In his video essay, “Martin Scorsese – The Art of Silence,” Tony Zhou explores the power of silence in cinema, specifically focusing, as the title suggests,  on the films of Martin Scorsese. The essay uses footage from 17 Scorsese-films, and relies heavily on scenes from Raging Bull (1980), Goodfellas (1990), The Departed (2006), and The Last Temptation of Christ (1998). Zhou’s essay uses Scorsese’s wide-ranging filmography to illustrate the variety of ways silence can enhance the narrative structure of a film.

Zhou’s essay shows how effective silence can be in portraying the thoughts and feelings of a character, and how it can be the central dramatic beat of a scene.  Zhou illustrates this point by examining one of the most famous scenes in Goodfellas, where Henry (Ray Liotta) is silent after Tommy (Joe Pesci) “angrily” confronts him for saying he is funny. The silence makes the viewer feel as if they are in the room, and allows them to feel the tension between the two men. The silence is drawn out in such a way that we believe something violent is going to happen. However, just as we are on the edge of our seats, the silence breaks, Henry tells Tommy to “shut up,” and they all laugh.

Silence also gives the viewer permission to enter the world of the film, to become a character. Zhou articulates this point through another famous scene, when Jake LaMotta (Robert De Niro) fights Sugar Ray Robinson in Raging Bull. In this scene, LaMotta stands with his hands by his sides in the boxing ring and allows Robinson to punch him repeatedly in, as Zhou says, a kind of religious slaughter. The silence of the scene is contrasted by it’s location — Madison Square Garden, a place that is anything but quiet. The lack of noise allows us to become LaMotta, join in his numbness and pain.  The silence allows us to connect with a character on a more intimate level.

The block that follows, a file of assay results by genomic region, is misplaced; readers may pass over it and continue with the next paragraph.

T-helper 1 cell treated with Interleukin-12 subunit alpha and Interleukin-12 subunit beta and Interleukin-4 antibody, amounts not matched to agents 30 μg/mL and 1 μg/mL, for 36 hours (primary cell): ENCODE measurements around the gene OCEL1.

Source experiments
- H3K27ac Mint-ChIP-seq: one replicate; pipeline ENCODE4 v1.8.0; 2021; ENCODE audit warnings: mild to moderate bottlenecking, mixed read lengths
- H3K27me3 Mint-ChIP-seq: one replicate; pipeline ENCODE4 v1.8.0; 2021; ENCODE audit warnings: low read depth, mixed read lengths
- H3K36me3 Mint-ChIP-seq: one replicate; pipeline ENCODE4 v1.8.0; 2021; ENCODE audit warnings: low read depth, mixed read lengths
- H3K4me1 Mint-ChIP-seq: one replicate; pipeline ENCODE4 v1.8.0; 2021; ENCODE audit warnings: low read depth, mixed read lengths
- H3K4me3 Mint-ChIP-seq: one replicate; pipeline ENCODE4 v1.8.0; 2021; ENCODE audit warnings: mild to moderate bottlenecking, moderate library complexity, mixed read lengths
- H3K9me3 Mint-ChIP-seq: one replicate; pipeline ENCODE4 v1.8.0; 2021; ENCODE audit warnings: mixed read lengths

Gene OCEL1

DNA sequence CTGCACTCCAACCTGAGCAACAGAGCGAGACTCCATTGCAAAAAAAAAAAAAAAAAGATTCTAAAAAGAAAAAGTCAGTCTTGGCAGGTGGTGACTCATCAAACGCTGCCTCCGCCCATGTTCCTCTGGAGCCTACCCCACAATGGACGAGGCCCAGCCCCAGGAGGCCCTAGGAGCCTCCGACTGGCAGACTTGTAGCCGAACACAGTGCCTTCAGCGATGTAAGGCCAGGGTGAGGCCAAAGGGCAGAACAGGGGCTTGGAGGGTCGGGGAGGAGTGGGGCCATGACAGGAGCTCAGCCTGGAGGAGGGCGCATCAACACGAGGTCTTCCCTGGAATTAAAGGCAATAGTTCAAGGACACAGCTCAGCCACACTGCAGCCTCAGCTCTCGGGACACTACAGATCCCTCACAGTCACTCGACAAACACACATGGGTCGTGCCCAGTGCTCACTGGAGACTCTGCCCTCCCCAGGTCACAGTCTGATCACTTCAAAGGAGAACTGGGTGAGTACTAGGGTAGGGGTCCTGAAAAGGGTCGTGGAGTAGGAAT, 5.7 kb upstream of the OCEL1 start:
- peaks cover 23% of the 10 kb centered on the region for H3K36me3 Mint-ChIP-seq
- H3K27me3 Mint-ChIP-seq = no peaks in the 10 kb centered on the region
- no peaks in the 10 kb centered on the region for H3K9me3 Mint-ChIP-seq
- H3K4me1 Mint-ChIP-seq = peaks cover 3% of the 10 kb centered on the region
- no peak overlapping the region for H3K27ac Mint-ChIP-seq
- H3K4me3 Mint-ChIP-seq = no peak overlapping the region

The videographic form that Zhou’s piece of criticism takes allows us to better understand the nature of silence. In a traditional written essay, Zhou would have to describe to the reader the aforementioned moments, however, in the videographic form, we are able to see and feel them for ourselves. As a result, the video essay communicates to us what the written word cannot, since it is crafted using the film itself.